Slow Myki card readers have infuriated passengers across Melbourne for years.
Myki complaints fell 36 per cent in a year.
The $75 on-the-spot penalty fares, which will be phased out on January 1 as part of the overhaul, also drew many complaints. There were 209 complaints made, a 28 per cent increase on the previous year.
The report detailed the experience of tram commuter "Helen", who complained to the Ombudsman because she felt pressured into paying an on-the-spot penalty on board a tram.
"She described the interaction as humiliating and intimidating," the report said. "She told us that ultimately she paid the penalty fare because she did not want to provide her personal details to the AO in front of fellow travellers, and was not given the option of getting off the tram to provide her details."
Victoria's Public Transport Ombudsman is an independent watchdog funded by the government agencies and operators it handles complaints about, including Public Transport Victoria, Metro Trains and Yarra Trams.
In 2015-16 there was a rise in complaints about Yarra Trams and V/Line, whose passengers suffered a severe train shortage over summer due to problems with wheel wear, and fewer gripes against Public Transport Victoria and Metro Trains.
The Level Crossing Removal Authority and the Melbourne Metro Rail Authority both joined this year, so the Ombudsman could also deal with any complaints raised during construction of those projects.
http://www.theage.com.au/victoria/myki- ... sqqn8.html.
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Re: Myki

Postby system improver » Fri Nov 18, 2016 8:14 am

Roderick Smith wrote:I have only ever had courtesy from ticket inspectors, but then I always have a ticket...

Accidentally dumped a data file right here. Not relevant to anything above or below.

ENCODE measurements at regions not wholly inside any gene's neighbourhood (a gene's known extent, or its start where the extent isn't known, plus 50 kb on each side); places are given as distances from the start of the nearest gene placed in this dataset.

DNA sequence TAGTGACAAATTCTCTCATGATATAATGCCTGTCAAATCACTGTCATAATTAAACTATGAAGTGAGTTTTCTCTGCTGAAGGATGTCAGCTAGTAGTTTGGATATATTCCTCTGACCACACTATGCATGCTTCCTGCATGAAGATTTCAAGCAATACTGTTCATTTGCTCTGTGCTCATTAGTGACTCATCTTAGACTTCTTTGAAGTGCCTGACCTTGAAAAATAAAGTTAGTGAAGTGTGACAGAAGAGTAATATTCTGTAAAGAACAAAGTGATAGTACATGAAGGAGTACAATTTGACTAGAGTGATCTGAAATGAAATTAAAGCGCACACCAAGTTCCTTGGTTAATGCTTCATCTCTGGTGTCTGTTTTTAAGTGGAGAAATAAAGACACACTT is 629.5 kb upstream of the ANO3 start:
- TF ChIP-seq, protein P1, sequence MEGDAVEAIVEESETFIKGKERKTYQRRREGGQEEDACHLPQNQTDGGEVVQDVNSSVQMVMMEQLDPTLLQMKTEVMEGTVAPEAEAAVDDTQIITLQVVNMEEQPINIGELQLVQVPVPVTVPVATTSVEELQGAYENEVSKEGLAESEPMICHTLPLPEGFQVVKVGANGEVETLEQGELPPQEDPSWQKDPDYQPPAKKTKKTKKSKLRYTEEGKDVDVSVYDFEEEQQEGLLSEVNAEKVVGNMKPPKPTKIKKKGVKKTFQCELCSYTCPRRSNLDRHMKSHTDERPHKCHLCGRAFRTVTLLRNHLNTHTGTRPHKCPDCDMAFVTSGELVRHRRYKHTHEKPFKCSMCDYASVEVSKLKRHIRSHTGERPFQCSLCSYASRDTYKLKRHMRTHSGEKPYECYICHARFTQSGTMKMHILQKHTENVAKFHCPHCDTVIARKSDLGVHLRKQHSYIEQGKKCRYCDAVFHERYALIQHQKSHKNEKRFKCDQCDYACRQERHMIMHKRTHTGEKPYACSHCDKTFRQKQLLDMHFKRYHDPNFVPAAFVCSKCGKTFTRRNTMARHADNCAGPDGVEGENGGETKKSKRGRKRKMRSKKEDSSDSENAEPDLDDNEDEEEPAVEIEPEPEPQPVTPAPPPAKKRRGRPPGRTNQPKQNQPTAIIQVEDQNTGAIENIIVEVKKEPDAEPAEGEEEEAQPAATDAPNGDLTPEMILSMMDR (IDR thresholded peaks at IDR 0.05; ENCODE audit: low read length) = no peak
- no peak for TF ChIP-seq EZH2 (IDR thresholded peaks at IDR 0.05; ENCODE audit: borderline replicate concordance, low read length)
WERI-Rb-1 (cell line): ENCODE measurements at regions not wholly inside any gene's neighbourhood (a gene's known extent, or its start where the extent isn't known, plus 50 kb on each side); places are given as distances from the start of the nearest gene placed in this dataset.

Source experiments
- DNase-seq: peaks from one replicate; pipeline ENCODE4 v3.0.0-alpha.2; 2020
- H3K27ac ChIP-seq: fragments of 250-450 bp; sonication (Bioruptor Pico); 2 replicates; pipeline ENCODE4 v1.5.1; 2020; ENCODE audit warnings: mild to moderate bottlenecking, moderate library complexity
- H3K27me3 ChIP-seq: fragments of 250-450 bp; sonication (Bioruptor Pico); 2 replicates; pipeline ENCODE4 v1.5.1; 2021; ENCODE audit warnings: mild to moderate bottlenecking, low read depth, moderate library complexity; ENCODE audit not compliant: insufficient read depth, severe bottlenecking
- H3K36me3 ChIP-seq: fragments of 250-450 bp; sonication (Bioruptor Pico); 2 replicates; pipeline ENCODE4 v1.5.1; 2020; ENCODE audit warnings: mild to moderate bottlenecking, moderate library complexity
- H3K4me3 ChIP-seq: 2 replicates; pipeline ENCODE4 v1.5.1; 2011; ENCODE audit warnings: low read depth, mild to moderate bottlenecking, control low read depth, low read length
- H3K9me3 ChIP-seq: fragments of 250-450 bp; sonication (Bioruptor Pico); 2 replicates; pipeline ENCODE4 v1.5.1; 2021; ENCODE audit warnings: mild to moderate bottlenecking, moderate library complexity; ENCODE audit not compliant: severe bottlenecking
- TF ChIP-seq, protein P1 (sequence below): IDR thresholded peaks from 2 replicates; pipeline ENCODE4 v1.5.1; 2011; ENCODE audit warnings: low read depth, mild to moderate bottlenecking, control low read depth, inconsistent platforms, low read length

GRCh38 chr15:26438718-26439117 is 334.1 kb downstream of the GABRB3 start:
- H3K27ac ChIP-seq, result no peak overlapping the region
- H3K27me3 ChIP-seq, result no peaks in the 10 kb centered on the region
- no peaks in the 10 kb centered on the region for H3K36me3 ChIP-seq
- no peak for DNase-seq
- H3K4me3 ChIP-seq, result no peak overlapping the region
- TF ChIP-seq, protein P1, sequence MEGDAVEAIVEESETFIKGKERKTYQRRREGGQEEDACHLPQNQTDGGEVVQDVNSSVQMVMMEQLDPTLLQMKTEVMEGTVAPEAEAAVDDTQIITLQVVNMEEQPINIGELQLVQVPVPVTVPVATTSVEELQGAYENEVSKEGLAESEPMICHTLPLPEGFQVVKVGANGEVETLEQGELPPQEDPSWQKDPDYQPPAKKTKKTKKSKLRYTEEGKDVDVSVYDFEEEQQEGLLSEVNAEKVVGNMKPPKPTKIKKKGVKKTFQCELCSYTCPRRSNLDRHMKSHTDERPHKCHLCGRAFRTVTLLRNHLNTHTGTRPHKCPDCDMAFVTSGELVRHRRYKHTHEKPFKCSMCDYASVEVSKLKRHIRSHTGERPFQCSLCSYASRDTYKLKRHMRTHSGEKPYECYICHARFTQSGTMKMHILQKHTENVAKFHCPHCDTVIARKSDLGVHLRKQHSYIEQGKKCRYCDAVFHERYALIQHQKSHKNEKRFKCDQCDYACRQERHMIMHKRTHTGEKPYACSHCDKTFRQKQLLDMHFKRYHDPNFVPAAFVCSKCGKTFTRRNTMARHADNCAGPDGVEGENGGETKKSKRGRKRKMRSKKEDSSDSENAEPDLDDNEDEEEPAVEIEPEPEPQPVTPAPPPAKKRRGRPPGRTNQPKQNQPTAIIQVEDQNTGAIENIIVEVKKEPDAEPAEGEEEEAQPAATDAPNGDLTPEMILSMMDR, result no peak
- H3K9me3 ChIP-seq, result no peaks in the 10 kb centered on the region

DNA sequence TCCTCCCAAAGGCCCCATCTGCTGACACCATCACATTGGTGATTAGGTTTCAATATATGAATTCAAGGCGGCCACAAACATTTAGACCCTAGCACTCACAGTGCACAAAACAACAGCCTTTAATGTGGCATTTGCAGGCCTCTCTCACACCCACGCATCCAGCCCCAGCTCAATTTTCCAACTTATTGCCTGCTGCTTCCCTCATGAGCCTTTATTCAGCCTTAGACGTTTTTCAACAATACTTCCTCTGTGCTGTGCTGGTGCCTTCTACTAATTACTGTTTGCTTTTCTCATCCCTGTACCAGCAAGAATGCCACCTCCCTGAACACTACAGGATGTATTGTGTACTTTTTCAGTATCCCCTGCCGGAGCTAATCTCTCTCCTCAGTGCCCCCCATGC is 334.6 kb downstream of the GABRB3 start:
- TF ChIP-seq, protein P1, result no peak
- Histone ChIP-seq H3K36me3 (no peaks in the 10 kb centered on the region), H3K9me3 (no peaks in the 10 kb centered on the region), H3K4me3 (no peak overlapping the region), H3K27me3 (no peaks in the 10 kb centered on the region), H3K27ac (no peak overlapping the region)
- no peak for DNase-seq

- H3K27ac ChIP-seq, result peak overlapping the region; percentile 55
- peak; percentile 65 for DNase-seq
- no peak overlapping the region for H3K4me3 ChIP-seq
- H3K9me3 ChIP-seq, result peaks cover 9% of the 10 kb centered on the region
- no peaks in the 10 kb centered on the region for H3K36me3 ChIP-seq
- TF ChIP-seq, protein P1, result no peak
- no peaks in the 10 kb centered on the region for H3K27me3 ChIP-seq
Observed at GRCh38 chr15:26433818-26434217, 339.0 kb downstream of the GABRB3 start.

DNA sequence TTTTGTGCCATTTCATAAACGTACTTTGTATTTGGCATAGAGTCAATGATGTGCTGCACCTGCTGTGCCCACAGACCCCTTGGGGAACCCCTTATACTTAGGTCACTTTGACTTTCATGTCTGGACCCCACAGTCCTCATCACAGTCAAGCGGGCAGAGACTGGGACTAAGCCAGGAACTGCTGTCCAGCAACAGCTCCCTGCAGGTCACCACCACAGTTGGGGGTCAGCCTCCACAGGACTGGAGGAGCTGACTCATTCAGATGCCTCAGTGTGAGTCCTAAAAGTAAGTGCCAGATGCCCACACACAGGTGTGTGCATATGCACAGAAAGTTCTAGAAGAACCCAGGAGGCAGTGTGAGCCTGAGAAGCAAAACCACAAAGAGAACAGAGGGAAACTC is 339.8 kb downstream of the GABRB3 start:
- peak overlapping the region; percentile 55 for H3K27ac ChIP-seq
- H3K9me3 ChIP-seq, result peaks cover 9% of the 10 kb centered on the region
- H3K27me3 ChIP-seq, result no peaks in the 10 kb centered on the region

And that is the complete story of myki but it doesn't amount to a political campaign nor provide click bait for those who are actually totally ignorant e.g. "we could have got an off the shelf system from Dick Smith for a tenth of the cost," (although after sales service might now be a bit tricky).
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Fare evasion

Postby Roderick Smith » Mon Nov 21, 2016 10:39 am

How does $54m pa compare with other world systems?
If reducing it costs more than the money clawed back, it is cheaper to live with that level.
Management is obsessed with revenue protection and not with passenger convenience.
Barriers are a pain, and work only for rail.
Barriers destroy most of the convenience of having a periodical ticket. If myki barriers could read cards in wallets in pockets, that convenience would be restored. That's what my ski-lift ticket does, and also etag on tollways.

$54m lost: rogue riders flout Melbourne public transport fares.
Herald Sun November 20, 2016.
THRILL-seeking university graduates under 35 are the biggest group of deliberate transport fare evaders, a new study has found.
These rogue repeat offenders ride on public transport five days a week, but think the system is “only to make money” and is “sometimes not worth the price of a ticket”.
Researchers from Monash University have found Melbourne’s public transport users can be divided into three main groups.
These include deliberate fare evaders who say they are “only going a few stops” (18 per cent), unintentional evaders (35 per cent) and never-evaders (48 per cent).
In contrast, those who say they would never evade are infrequent public transport users and are more likely to be retired and aged over 55.
They think transit is a social service that is “there for everyone” and that if people don’t pay, “we all pay for it eventually”.
The group who unintentionally evades falls between the two categories, the online study of 1500 public transport users found.
Around 70 per cent of deliberate fare evaders were repeat offenders.
The study is part of a $100,000 grant to Monash University to look into fare evasion.
The results prompted an increase in ticket checks and anti-evasion advertising.
By 2015 fare evasion in Victoria had dropped to its lowest level ever, with only five per cent of travellers without a valid Myki, saving the state $15 million.